Blunders and Tips for Organizing Your Financial Life
Are your financial records in order? Do you need help with your organization?
Earlier today I was reading an article on Yahoo! Finance about digging out and getting yourself organized.
In the article, there were a few common blunders to avoid as well as a few tips to follow as you try to put some order in your financial life.
Organizational Blunders to Avoid
- Neglecting to write a will :: Guilty as charged. This is something that has been on my to-do list for awhile now but always seems to get pushed behind other tasks. Something I have done recently was to create a record for my wife that listed all of the financial accounts, including the website for online access and any associated username and password. In the face of tragedy, you do not want your loved ones in a bind.
- Throwing away tax returns after a year or two :: I’ve yet to discard a tax return as I keep them all filed in my archive. Along with each tax return I have an envelope that contains all of the supporting documents that are relevant to that return. However you file your financial records, hang on to those tax records for about 6-7 years but definitely no less than 3 years.
- Saving too much paper :: See above. I’ve had a bad habit of keeping everything. I had utility bills from 7 years ago and phone bills from 10 years ago. Why? That’s a good question. Over the last year or two, I’ve sorted through everything and have come up with a much better system. Although I now have a few boxes of documents that are waiting to be shredded.
- Storing the only signed copy of your will in your safe-deposit box, instead of giving a copy to your lawyer or other trusted adviser :: Okay, I don’t have a will nor do I have a safe-deposit box or lawyer. Once I complete my will, I will be sure to store a signed copy with a trusted 3rd party.
- Neglecting to carry an emergency list of loved ones, doctors and advisers in your wallet :: I’m not doing too well on avoiding these blunders as I don’t carry any contact information in my wallet. About the closest thing I havei n my wallet is my healthcare insurance card. My only concern with carrying around a list of contact information is that if you lose your wallet, that information is all available to the person that finds your wallet.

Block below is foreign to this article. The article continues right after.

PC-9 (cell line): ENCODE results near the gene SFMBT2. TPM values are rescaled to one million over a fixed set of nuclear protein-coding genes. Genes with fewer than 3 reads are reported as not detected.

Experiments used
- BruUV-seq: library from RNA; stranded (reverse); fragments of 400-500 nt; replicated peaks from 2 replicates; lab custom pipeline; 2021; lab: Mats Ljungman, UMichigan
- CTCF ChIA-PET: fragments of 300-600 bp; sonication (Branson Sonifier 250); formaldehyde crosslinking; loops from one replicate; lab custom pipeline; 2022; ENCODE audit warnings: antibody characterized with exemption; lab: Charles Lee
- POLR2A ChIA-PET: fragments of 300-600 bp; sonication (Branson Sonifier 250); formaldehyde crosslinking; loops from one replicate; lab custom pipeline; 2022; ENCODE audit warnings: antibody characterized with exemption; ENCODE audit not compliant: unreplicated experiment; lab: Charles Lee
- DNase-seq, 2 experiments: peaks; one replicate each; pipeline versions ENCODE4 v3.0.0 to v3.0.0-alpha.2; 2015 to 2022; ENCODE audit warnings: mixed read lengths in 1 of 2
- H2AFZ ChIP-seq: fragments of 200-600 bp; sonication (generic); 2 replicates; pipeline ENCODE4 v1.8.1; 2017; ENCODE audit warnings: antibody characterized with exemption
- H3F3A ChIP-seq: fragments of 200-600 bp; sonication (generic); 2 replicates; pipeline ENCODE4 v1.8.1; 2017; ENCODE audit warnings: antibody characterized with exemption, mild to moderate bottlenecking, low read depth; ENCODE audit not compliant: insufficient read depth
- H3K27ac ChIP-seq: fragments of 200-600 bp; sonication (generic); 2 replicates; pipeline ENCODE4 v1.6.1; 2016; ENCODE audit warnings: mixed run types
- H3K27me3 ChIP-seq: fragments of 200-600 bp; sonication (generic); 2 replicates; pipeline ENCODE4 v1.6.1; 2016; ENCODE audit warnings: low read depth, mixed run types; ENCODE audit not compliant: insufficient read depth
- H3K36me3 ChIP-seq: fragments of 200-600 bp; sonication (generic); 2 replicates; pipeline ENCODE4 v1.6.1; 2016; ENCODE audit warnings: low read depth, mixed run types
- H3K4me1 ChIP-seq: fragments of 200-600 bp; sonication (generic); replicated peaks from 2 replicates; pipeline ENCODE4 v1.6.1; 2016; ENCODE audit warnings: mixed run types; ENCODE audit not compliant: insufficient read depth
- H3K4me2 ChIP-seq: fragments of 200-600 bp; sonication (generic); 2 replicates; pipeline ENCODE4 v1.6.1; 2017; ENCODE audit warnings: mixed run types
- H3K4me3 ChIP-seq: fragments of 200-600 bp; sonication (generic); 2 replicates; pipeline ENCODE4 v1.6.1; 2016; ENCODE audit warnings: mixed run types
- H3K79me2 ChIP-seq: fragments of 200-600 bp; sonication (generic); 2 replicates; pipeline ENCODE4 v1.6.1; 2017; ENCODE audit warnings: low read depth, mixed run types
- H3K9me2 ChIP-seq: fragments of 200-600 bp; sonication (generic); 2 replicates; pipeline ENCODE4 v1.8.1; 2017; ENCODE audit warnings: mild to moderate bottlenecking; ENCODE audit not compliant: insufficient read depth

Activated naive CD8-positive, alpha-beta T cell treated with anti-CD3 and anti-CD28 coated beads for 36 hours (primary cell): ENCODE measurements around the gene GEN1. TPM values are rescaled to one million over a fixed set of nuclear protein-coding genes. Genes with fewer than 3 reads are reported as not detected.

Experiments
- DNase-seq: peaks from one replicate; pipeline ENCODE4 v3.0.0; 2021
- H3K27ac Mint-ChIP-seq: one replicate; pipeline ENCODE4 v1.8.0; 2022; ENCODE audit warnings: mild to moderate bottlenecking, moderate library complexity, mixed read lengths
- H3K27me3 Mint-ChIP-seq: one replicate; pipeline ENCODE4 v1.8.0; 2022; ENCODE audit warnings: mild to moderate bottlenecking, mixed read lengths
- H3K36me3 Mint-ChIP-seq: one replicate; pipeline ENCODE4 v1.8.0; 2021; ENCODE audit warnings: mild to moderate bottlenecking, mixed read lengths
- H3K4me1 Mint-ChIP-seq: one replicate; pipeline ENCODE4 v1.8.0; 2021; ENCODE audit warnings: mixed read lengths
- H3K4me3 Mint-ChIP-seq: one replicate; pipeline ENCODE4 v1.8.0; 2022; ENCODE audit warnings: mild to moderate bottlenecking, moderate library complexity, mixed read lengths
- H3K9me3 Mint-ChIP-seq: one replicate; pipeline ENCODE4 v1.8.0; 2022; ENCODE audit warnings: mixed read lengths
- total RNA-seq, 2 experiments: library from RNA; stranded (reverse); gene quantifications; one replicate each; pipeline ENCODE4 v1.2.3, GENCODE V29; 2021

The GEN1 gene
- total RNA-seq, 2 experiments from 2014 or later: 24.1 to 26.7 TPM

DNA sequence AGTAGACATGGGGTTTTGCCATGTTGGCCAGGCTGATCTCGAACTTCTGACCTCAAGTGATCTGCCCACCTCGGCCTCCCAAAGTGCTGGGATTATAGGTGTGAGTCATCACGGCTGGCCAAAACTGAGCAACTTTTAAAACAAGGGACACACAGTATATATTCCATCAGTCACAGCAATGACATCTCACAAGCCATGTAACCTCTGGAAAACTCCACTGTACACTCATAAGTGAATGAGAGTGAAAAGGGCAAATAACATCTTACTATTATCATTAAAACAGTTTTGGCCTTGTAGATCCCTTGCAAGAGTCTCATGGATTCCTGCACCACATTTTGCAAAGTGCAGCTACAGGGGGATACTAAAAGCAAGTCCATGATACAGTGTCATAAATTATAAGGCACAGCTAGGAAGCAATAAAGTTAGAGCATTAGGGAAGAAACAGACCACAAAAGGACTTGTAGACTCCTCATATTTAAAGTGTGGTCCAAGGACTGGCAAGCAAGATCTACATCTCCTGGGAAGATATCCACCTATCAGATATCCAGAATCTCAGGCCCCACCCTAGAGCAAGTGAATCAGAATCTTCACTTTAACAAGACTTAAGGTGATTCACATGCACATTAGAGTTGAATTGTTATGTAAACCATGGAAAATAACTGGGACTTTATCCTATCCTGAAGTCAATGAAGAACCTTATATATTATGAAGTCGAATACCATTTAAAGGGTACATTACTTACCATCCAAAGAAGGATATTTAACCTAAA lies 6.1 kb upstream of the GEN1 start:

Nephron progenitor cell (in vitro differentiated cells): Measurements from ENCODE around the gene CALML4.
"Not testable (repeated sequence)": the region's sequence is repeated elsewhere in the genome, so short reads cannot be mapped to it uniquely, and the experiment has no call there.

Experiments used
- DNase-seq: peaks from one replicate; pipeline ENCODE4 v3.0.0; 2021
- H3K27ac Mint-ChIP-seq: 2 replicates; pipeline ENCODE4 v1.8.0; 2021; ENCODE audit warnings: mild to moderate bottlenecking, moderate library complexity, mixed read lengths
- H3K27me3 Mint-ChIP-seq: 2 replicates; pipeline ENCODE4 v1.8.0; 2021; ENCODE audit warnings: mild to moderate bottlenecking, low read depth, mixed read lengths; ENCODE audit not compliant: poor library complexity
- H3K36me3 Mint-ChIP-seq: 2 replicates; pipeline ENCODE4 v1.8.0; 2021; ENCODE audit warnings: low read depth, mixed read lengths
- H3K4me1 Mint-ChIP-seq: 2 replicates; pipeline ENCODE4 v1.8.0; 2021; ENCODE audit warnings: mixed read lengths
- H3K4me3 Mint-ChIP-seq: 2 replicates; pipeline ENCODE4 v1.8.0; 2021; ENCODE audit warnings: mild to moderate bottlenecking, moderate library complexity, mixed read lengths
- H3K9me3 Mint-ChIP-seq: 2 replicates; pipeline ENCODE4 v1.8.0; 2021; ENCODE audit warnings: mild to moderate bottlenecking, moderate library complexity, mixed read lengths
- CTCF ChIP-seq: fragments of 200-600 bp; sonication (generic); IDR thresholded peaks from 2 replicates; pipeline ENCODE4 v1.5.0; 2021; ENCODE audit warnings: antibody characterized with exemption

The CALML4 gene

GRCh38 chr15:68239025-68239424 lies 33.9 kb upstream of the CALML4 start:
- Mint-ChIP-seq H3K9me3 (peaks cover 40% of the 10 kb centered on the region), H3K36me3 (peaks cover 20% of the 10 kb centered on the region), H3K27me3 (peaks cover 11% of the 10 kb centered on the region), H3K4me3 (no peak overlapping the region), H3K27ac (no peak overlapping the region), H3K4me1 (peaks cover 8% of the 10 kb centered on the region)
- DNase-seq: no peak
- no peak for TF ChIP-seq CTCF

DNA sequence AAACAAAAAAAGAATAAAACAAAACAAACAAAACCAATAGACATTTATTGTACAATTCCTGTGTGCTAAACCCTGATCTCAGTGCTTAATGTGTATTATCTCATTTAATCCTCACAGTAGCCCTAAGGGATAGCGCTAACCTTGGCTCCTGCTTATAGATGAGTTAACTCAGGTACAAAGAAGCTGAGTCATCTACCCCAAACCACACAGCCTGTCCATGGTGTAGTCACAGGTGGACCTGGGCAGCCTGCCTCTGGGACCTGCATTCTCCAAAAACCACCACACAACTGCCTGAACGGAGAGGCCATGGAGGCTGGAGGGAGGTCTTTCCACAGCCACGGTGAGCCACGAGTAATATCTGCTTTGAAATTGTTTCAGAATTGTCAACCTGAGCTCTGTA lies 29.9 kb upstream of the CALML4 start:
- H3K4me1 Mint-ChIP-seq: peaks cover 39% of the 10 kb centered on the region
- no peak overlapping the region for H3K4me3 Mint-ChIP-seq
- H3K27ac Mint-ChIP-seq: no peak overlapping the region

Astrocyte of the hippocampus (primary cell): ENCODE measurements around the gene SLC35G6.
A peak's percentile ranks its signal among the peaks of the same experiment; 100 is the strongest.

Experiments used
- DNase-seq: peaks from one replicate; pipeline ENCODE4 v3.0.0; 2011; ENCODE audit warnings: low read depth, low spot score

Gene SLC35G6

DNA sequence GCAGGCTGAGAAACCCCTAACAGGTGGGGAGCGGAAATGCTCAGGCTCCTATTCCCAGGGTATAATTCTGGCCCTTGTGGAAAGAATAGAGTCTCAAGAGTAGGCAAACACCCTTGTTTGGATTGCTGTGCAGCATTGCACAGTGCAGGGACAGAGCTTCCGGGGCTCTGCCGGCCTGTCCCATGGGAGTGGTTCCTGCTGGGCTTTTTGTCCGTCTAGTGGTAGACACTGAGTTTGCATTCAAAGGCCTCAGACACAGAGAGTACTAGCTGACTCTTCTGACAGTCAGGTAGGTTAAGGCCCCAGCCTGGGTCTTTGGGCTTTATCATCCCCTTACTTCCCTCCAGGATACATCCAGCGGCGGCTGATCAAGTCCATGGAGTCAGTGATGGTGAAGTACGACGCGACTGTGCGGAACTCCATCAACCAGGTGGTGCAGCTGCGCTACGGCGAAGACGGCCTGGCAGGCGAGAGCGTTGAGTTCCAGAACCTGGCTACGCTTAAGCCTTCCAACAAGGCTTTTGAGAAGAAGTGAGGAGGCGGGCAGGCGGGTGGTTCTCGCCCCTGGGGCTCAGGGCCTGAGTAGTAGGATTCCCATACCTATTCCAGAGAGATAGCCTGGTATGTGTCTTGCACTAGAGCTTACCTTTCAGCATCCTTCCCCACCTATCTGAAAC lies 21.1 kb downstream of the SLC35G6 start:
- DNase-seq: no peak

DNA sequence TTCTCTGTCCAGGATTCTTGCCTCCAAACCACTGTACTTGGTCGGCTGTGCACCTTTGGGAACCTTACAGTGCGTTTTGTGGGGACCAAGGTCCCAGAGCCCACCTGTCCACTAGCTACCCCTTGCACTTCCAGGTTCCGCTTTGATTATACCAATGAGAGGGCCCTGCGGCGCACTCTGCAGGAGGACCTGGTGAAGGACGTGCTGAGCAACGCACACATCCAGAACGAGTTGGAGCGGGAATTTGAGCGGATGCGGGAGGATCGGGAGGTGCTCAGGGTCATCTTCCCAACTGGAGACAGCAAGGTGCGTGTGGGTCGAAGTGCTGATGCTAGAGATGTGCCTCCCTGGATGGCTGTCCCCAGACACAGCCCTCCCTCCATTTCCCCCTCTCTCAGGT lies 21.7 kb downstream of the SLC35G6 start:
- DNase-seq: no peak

Organizational Tips to Follow
- Direct Deposit :: The only time that I have not utilized direct deposit is when it was not an available option. Having funds such as your paycheck or dividend check automatically deposited to your account eliminates the possibility of misplacing a check and saves time as you don’t need to make a trip to the bank.
- Paper certificates :: Are you holding on to any old paper stock or bond certificates? It is a good idea to transfer the paper certificates to your stock broker as that will prevent you from losing the certificates.
- Filing taxes online :: This is something that I have been doing for quite some time and love the simplicity and speed of filing my taxes online. The popular choices for tax preparation software are capable of handling just about any tax situation so I would highly recommend filing online if you are not doing so already.
- Update regularly. Back up your records regularly. And print several copies. :: As I mentioned earlier, I’ve got the natural habit of saving quite a bit of information. As more of my records have moved to eletronic media, I am sure to update my information on a regular basis and have a standard backup routine for my records.
As you work to improve your own financial organiztion, you will be on the right path if you try to avoid these common blunders and consider implementing the tips mentioned above.
Do you have your own life lessons on blunders or tips related to organization? I’d love to hear them!